Going on a sugar-free diet is an easy way to protect yourself against a wide variety of chronic diseases and help to lose weight, but there are a few key points to understand before slicing sugar out of your life.
What is a Sugar-Free Diet?
A sugar-free diet is one that eliminates all sources of added sugar and hidden sugar, while also reducing your intake of simple carbohydrates. On average, Americans consume more than 350 calories worth of sugar each day, which can increase the risk of obesity, diabetes, heart disease, and chronic inflammation, as well as poor immune function. Some people think that a sugar-free diet means the complete elimination of all sugars, but that isn’t the case. Complex carbohydrates like grains or fruit should be reduced, but they don’t need to be eliminated entirely.
The problem with eliminating sugar from your diet is that the body does crave that sweet substance since it provides a simple and easily accessible form of energy. To counter these unwanted symptoms and cravings, your dietary choices must be carefully considered, and should primarily include protein, healthy fats, high-fiber food, and sour/fermented foods.
How Does a Sugar-Free Diet Work?
A sugar-free diet works because it prevents your blood sugar levels from spiking so widely whenever you eat. Most of the foods that are eliminated in this diet are considered high-glycemic foods, which have a strong effect on blood sugar and glucose. By replacing these with low-glycemic foods, many of which are more complex in terms of digestibility, you can actually improve your metabolic rate, increase feelings of fullness, and switch to more impactful forms of energy production within the body (protein and fat metabolism).
Sugar-Free Diet Plan
On a sugar-free diet plan, there are certain key foods to avoid, certain ones to include, and some of that should be eaten in moderation, such as citrus fruits.
Foods to Eat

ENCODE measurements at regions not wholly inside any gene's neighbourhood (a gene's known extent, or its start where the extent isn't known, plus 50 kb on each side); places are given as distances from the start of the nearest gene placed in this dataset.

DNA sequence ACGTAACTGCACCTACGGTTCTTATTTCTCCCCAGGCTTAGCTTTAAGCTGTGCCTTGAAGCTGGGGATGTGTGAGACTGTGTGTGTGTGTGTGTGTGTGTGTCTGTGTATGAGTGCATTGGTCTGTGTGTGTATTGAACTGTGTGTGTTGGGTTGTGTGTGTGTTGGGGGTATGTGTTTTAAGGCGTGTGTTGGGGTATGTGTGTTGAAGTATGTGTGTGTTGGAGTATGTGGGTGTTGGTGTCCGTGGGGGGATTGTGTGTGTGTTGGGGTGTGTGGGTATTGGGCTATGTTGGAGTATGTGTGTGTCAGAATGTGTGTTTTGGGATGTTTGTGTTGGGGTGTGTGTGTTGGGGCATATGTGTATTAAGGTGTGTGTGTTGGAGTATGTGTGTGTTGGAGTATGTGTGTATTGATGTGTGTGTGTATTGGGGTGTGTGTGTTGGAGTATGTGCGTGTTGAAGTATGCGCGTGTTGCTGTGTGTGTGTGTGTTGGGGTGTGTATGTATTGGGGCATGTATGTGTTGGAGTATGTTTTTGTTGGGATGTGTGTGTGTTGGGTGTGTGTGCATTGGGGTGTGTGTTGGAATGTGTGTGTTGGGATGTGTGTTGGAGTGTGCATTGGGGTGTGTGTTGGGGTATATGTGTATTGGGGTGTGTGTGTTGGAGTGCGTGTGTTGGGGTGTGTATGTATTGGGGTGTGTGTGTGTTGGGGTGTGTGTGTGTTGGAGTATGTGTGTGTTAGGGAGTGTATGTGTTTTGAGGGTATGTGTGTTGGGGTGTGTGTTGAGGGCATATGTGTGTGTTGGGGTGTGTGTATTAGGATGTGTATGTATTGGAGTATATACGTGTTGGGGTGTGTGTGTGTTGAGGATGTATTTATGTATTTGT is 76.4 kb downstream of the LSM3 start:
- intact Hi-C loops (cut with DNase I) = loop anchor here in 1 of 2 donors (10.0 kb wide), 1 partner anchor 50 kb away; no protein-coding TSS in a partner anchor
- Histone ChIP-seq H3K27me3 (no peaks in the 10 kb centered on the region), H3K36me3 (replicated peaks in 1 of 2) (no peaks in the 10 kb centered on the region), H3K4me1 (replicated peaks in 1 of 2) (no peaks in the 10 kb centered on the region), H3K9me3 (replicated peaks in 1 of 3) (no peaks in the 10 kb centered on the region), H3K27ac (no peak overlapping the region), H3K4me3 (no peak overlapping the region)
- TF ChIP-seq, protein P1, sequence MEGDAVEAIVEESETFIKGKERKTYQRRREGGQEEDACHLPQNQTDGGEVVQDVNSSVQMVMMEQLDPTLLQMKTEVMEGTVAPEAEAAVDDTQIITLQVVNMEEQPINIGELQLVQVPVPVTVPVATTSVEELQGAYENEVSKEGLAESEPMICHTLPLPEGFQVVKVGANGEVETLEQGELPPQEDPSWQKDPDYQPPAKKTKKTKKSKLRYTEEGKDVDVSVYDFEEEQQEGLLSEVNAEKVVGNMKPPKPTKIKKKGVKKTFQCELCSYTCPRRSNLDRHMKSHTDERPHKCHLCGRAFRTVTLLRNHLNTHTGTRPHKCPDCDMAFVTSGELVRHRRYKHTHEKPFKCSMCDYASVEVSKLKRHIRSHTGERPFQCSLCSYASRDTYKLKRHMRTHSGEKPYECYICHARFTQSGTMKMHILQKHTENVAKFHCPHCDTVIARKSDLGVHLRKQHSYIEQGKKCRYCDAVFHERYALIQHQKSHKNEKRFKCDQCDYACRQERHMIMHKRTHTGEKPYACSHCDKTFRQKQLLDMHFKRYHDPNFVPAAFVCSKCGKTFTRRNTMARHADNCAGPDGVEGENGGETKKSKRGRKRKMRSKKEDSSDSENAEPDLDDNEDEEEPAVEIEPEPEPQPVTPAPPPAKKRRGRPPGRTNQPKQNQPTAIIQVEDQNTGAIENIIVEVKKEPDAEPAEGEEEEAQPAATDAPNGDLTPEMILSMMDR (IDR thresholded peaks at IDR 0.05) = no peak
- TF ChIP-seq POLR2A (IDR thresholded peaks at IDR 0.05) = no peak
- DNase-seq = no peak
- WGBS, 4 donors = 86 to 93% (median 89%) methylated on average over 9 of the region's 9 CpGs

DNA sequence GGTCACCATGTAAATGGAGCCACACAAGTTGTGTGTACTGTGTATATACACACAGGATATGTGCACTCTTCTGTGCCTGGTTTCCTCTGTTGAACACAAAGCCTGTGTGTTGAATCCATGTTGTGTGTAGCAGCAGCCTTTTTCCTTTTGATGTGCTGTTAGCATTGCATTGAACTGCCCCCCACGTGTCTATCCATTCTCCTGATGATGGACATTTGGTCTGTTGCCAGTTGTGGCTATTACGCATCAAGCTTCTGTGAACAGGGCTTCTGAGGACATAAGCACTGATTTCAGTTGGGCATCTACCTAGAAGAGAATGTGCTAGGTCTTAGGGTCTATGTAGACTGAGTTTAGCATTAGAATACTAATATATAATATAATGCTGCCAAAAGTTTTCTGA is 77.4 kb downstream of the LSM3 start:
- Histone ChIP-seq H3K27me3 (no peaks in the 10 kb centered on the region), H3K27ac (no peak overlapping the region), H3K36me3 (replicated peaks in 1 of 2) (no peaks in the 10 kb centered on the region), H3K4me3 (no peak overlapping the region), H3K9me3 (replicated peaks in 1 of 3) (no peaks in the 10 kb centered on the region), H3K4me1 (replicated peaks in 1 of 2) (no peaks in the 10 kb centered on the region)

- High-fiber foods (broccoli, brussels sprouts, chia seeds, berries, tomatoes, black beans, quinoa, oats, brown rice)
- Healthy fats (olive oil, walnuts, cashews, pumpkin seeds, grass-fed butter, avocados)
- Sour foods (kombucha, sauerkraut, natto, tempeh, pickles, tofu, apple cider vinegar, lemon juice)
- Proteins (lean grass-fed beef, chicken, whey protein, bone broth, lentils, beans, salmon, eggs, raw cheese)
Foods to Avoid
- Processed foods, junk food, desserts, candies, sweets
- Products made with refined grains, primarily white flour
- Sodas and sweetened beverages
- All types of cane sugar and table sugar
Benefits of a Sugar-Free Diet
The diet might be a challenge for some people, but it has many powerful benefits.
- It can lead to weight loss and a lower risk of diabetes.
- By preventing obesity and preventing the spikes and drops in blood sugar, you will be at a lower risk for a metabolic disorder.
- Your energy levels will also be more stable throughout the day, as the foods on a sugar-free diet take a longer time to digest.
- When it comes to digestive health, cutting down on sugar and boosting high-fiber foods will help to remedy irritable bowel syndrome, bloating, Crohn’s disease, candida, and many other infections or bacterial overgrowths.
- This sugar-reduction diet has also been linked to a lower incidence of fatty liver disease and protection against certain forms of cancer.
- Inflammation throughout the body can be reduced and nutrient deficiencies can be avoided, as many sugar-free foods are nutrient-dense.
- It can also be used as a treatment for the candida virus.
Word of Caution
The main problem with a sugar-free diet is the cravings that will arise in the first 4-7 days. As your body realizes that it isn’t getting its typical sugar fix, it could cause mood swings and intense hunger pains, but stay strong; these symptoms will eventually pass.